Never The Bride
By Paul Magrs
I have a fraught relationship with this book. I nearly read it half a dozen years ago, but one glance at the blurb made me put it down. This is not because it sounded bad.
Quite the opposite.
Throughout college, I found that every time I had a good idea for a story, Terry Pratchett had managed to do it first. I don't know what methods of eavesdroppng and time travel the man employs, but he is RELENTLESS and he is EVIL. I ended up calling it Pratchett's Law: whatever great idea you've had, you're too late, Terry Pratchett did it. And at one point, I had the idea to write a novel about a mysterious seaside town filled with monsters and oddity. Then I saw Never The Bride by Paul Magrs, who wrote a really excellent Doctor Who book called The Scarlett Empress. (It's really good, like a proper book, with characters and everything!) One glance at the blurb reveals that Never The Bride is about a seaside town containing monsters and oddity. Oh, joy! And it's covered in critics' praise for how original it is. Joy-filled happycakes!
Years later, I got the book for my birthday. I guess it's time to set aside sulking and my own stupid laziness for not writing the damn story already, and see what Paul Magrs did with a similar concept. And the answer is... something fun, but not quite world-beating. (I'm not crazy about the title, either: friends and co-workers insisted that I must be reading "a girlie book". Well, yes, there are women in it I suppose, but... shut up! It's about monsters! The Princess Bride must have enjoyed similar cultural misunderstandings.)
Never The Bride consists of five long-ish chapters about Brenda, a mysterious woman running a Bed & Breakfast, and her best friend Effie, a (very) amateur witch who runs the junk shop next door. They live in Whitby, a sleepy seaside town (grrr!) where little happens. Each chapter is more like a short story than a piece of the whole; I occasionally wondered if Magrs had begun by writing brief tales about Brenda and Effie, and had been convinced to call the end result a novel. The constant re-setting of story is a little disquieting, as it means the book never builds very much momentum, and seems at all times to be in a hurry. This isn't all bad – it ensures that Never The Bride races along, and it's always encouraging to find yourself devouring a book at speed. But it does mean that when the book ends, it really just stops, after an alarmingly sudden ten-page finale that sets up future books in the series.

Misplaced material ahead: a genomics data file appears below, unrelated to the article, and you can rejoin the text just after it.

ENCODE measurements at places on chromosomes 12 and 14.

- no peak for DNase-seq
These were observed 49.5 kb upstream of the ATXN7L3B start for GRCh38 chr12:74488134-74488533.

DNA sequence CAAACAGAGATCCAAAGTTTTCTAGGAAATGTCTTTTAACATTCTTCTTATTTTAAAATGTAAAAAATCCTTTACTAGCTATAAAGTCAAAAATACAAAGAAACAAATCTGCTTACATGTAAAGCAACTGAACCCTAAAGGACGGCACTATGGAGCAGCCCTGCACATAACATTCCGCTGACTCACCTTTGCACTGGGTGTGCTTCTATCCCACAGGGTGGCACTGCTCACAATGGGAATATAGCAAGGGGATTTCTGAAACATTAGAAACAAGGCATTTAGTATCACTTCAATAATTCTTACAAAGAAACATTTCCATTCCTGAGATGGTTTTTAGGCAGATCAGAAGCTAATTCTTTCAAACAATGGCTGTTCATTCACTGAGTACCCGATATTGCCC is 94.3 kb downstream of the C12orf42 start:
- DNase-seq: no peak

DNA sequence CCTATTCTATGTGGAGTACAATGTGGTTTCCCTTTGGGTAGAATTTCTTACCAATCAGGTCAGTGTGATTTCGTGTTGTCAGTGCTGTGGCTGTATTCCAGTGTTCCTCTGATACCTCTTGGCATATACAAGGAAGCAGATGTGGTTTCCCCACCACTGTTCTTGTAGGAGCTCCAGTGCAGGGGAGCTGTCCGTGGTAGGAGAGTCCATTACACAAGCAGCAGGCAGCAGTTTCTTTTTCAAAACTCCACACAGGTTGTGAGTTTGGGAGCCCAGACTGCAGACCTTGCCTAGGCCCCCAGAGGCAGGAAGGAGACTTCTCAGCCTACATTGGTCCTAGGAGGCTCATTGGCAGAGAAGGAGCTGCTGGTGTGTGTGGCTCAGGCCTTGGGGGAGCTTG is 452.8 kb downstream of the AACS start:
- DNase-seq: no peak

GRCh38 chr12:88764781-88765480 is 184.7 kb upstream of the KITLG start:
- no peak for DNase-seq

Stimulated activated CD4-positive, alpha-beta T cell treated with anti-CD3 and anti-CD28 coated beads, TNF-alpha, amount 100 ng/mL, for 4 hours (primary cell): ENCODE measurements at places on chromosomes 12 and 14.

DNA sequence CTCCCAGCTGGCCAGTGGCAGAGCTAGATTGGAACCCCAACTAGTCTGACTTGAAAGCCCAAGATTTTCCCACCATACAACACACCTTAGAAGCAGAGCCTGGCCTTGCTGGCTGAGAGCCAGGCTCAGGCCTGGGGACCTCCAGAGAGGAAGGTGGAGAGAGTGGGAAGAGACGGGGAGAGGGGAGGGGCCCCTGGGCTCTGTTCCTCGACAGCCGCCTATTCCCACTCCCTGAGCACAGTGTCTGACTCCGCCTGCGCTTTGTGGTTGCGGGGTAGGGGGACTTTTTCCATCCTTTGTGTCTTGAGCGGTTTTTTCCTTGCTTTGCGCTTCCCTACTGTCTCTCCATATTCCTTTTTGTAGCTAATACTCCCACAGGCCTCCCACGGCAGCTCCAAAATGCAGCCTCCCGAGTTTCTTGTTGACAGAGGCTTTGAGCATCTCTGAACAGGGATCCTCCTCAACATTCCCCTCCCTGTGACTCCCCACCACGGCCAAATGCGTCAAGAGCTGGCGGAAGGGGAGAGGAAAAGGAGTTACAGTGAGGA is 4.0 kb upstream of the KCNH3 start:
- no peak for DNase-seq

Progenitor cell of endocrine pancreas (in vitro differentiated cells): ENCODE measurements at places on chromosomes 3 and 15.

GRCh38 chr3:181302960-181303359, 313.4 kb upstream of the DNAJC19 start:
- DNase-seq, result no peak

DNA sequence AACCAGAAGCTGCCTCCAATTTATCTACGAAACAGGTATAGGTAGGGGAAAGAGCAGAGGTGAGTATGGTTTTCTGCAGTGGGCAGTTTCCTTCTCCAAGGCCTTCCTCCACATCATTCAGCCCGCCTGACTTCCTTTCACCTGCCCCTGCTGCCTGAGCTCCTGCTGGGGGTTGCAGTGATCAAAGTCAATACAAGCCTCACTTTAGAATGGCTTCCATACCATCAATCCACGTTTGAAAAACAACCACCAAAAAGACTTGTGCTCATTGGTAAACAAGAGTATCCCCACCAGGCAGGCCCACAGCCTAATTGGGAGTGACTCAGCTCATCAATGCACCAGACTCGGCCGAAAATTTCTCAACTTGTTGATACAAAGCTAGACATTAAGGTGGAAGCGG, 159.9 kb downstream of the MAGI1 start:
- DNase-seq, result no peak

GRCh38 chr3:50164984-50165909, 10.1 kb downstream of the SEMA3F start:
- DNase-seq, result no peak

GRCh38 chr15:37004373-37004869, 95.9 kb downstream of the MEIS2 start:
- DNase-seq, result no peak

I wanted more. More depth for Effie in particular, who loses out to our first person narrator and is, quite frankly, not likeable for the most part. Brenda is at least a fantastic character: mysterous and remarkable, reassuringly imperfect, she retained my sympathy throughout. She has a secret, of course, and I regrettably learned it before picking up the book. If you're thinking of reading this, and you should, then I implore you – do not read Paul Magrs's Wikipedia page! It contains a whacking great spoiler about Never The Bride and its sequels that I wish I'd missed. Some things you're better off finding out at the right time.
It's hard to discuss the story events without giving away the book's surprises, so suffice to say, Never The Bride is a charming tribute to various oft-told stories, and it puts a new spin on all of them. It's fun and it's worth reading, although it won't take very long and you might wonder if there could have been a longer, more substantially tied-together version at some stage.
Fortunately for me, it's not that close to what I had in mind, so now that I've faced my demons – which turned out to be Paul Magrs – I suppose I ought to get on with it...